Necropsies—or animal autopsies—provide scientists with important life history information and are needed to help determine cause of death. For North Atlantic right whales in particular, researchers identify the dead whales by matching them to a catalogue that identifies individuals by their callosities (the raised patches of roughened skin around the head). When scientists identify an individual whale, they can review all previous sightings of the whale to determine if it had any prior entanglements, injuries, or illness, as well as understand its ranging patterns and reproductive history. Scientists collect hundreds of samples during the necropsy process, which they can then use to study various aspects of whale biology and pathology. For example, one current study uses baleen collected from whales to examine their hormone levels in order to help determine if an animal had been pregnant or experienced another incident (like a previous entanglement) that would have caused higher stress levels.
What do we still have to learn about how our actions are affecting North Atlantic right whales?
North Atlantic right whales are one of the most studied populations of marine mammals in the United States, but there is still a lot we do not know. Over the last couple of years, the distribution of right whales has shifted. This may be because the zooplankton they eat has moved. We need to learn more about how the changing ocean environment is affecting right whale distribution, declining reproductive rates, and overall population health. They are also up against shipping and boat traffic, chronic exposure to noise, and interaction with fishing gear—we need to better understand these and other risks in order to find ways to lessen their impact.
Is technology the answer to the crisis?
Yes, emerging technologies will be important tools for future whale conservation efforts. Drones, satellite tags, and passive acoustic recorders are just a few tools that marine mammal scientists have adopted for their research. Biologists and managers are using data from the automatic identification system (AIS) used on ships and by vessel traffic services to get a better picture of vessel traffic. Off the coast of Massachusetts, we were able to change our shipping lanes around areas where we have typically seen right whale aggregations to help reduce their interactions with vessels. Going forward, I think technology may help us answer and resolve some of the complex questions and make sound management decisions.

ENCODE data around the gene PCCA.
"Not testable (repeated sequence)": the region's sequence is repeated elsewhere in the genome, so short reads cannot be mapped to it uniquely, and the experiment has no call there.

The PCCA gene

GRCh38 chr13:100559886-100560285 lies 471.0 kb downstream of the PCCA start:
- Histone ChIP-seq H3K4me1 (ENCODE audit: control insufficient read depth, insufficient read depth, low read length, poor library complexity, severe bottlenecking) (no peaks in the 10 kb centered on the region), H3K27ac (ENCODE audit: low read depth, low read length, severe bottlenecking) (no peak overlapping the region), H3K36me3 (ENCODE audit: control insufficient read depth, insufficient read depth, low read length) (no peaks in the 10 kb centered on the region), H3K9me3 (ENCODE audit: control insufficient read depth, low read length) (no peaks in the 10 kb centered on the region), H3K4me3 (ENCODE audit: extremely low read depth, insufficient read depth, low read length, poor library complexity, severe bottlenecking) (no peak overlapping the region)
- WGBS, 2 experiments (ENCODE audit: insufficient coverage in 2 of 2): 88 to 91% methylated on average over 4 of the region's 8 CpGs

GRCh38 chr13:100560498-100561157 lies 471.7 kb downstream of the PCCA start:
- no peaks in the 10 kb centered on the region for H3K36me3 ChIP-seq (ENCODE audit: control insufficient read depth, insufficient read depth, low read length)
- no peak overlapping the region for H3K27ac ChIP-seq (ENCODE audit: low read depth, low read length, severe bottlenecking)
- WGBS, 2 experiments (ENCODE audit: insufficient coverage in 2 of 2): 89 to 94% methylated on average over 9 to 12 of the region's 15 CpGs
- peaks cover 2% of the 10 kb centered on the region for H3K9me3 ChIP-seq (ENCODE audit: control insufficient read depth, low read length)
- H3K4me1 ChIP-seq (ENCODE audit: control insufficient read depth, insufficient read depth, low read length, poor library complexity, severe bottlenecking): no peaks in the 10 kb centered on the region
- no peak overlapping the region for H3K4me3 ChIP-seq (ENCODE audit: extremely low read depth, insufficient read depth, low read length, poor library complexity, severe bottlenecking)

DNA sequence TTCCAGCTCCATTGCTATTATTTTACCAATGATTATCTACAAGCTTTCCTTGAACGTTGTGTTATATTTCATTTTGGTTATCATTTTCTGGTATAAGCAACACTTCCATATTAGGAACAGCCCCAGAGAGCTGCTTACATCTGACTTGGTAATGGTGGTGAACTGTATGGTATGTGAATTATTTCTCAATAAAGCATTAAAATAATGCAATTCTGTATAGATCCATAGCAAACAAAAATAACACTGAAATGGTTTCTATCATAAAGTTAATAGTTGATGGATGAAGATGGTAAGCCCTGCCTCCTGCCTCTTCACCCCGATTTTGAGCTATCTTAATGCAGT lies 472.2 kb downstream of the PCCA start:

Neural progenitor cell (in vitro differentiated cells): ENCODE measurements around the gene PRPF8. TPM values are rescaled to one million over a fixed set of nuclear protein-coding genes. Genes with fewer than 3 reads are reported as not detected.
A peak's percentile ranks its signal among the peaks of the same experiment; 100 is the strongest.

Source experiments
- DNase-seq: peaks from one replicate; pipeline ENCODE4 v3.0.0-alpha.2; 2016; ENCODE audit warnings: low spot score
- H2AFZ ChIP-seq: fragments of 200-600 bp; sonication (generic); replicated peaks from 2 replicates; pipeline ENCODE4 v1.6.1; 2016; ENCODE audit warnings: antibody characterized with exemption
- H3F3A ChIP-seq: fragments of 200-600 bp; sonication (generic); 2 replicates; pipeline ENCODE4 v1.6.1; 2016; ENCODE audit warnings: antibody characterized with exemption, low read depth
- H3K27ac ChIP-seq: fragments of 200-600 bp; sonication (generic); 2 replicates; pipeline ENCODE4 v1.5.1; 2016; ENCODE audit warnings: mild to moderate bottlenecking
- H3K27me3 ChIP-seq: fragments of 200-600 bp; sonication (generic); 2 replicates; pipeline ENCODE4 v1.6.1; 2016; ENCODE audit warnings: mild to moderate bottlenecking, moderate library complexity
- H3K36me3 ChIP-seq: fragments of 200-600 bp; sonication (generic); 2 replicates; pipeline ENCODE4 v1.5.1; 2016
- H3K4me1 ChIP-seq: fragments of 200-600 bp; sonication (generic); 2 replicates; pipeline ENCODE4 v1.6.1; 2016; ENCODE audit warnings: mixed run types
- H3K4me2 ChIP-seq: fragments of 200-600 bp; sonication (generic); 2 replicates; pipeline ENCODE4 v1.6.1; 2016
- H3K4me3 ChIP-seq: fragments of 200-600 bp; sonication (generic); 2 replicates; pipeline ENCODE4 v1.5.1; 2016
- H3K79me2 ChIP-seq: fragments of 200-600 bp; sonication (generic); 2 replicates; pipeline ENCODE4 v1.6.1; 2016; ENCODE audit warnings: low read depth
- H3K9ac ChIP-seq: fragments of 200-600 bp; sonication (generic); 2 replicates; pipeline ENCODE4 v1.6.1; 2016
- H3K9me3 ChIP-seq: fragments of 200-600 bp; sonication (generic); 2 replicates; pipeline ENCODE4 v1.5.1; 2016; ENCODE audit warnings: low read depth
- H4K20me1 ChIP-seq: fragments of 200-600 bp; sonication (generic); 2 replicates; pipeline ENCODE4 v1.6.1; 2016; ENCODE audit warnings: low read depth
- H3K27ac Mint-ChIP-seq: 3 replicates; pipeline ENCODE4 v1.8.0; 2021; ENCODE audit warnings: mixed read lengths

Where does your passion for marine mammals come from?
I was 5 years old when I made up my mind that I wanted to work with marine mammals after seeing films that showed the strong family bonds in some species. I knew that I wanted to study and learn as much as I could about marine mammals and protect them from harm. It has always been my passion for as long as I can remember.
Starboard, named for the missing part of her right-side tail fin, was one of the North Atlantic right whale casualties of 2017. Her body was found in the Gulf of St. Lawrence in June, entangled in fishing gear. Her necropsy revealed scar tissue and eroded cartilage underneath the ropes from the strain of weighted fishing lines and buoys from two traps. She also had thin blubber, suggesting she couldn’t feed herself properly because she was entangled. At 12 years old, she had just reached reproductive age, so her death was particularly devastating to right whale researchers. Credit: Center for Coastal Studies, 2012.